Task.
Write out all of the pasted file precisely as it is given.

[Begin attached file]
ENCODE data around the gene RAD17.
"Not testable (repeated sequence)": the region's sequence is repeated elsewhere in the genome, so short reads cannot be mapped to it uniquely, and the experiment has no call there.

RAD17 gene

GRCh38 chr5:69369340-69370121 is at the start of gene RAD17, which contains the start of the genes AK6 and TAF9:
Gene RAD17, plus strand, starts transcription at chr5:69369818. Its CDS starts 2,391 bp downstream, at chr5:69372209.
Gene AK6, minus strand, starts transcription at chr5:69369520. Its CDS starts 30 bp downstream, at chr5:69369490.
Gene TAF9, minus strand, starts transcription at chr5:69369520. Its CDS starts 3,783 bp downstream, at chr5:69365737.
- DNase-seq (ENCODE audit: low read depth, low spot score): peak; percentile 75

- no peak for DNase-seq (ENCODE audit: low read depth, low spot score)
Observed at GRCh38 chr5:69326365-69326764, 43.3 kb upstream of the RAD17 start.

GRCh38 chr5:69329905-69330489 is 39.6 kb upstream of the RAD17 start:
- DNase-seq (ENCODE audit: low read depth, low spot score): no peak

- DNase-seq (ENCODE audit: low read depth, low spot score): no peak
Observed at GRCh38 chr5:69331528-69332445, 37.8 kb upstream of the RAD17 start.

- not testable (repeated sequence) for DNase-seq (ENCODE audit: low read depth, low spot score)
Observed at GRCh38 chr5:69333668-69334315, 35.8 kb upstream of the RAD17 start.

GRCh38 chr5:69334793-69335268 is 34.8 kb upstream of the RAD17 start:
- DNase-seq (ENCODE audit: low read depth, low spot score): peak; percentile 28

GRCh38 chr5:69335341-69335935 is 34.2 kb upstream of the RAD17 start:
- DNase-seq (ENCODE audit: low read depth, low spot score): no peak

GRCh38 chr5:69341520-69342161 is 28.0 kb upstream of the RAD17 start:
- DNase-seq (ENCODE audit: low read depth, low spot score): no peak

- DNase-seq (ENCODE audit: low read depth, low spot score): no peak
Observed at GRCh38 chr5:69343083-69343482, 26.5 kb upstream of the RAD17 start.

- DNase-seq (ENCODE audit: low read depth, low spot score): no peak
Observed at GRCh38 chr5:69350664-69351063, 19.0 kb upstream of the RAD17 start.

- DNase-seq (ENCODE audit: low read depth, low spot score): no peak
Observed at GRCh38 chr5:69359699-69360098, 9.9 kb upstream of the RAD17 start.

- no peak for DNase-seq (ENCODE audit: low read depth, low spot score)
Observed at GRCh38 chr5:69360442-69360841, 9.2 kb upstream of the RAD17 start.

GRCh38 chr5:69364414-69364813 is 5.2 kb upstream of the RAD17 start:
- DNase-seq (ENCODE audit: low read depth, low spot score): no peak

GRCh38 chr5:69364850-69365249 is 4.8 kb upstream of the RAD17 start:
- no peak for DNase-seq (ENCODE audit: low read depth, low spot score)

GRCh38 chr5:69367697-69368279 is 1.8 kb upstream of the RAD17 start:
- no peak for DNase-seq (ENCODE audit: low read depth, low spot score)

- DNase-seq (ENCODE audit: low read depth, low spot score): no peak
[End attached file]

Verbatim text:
ENCODE data around the gene RAD17.
"Not testable (repeated sequence)": the region's sequence is repeated elsewhere in the genome, so short reads cannot be mapped to it uniquely, and the experiment has no call there.

RAD17 gene

GRCh38 chr5:69369340-69370121 is at the start of gene RAD17, which contains the start of the genes AK6 and TAF9:
Gene RAD17, plus strand, starts transcription at chr5:69369818. Its CDS starts 2,391 bp downstream, at chr5:69372209.
Gene AK6, minus strand, starts transcription at chr5:69369520. Its CDS starts 30 bp downstream, at chr5:69369490.
Gene TAF9, minus strand, starts transcription at chr5:69369520. Its CDS starts 3,783 bp downstream, at chr5:69365737.
- DNase-seq (ENCODE audit: low read depth, low spot score): peak; percentile 75

- no peak for DNase-seq (ENCODE audit: low read depth, low spot score)
Observed at GRCh38 chr5:69326365-69326764, 43.3 kb upstream of the RAD17 start.

GRCh38 chr5:69329905-69330489 is 39.6 kb upstream of the RAD17 start:
- DNase-seq (ENCODE audit: low read depth, low spot score): no peak

- DNase-seq (ENCODE audit: low read depth, low spot score): no peak
Observed at GRCh38 chr5:69331528-69332445, 37.8 kb upstream of the RAD17 start.

- not testable (repeated sequence) for DNase-seq (ENCODE audit: low read depth, low spot score)
Observed at GRCh38 chr5:69333668-69334315, 35.8 kb upstream of the RAD17 start.

GRCh38 chr5:69334793-69335268 is 34.8 kb upstream of the RAD17 start:
- DNase-seq (ENCODE audit: low read depth, low spot score): peak; percentile 28

GRCh38 chr5:69335341-69335935 is 34.2 kb upstream of the RAD17 start:
- DNase-seq (ENCODE audit: low read depth, low spot score): no peak

GRCh38 chr5:69341520-69342161 is 28.0 kb upstream of the RAD17 start:
- DNase-seq (ENCODE audit: low read depth, low spot score): no peak

- DNase-seq (ENCODE audit: low read depth, low spot score): no peak
Observed at GRCh38 chr5:69343083-69343482, 26.5 kb upstream of the RAD17 start.

- DNase-seq (ENCODE audit: low read depth, low spot score): no peak
Observed at GRCh38 chr5:69350664-69351063, 19.0 kb upstream of the RAD17 start.

- DNase-seq (ENCODE audit: low read depth, low spot score): no peak
Observed at GRCh38 chr5:69359699-69360098, 9.9 kb upstream of the RAD17 start.

- no peak for DNase-seq (ENCODE audit: low read depth, low spot score)
Observed at GRCh38 chr5:69360442-69360841, 9.2 kb upstream of the RAD17 start.

GRCh38 chr5:69364414-69364813 is 5.2 kb upstream of the RAD17 start:
- DNase-seq (ENCODE audit: low read depth, low spot score): no peak

GRCh38 chr5:69364850-69365249 is 4.8 kb upstream of the RAD17 start:
- no peak for DNase-seq (ENCODE audit: low read depth, low spot score)

GRCh38 chr5:69367697-69368279 is 1.8 kb upstream of the RAD17 start:
- no peak for DNase-seq (ENCODE audit: low read depth, low spot score)

- DNase-seq (ENCODE audit: low read depth, low spot score): no peak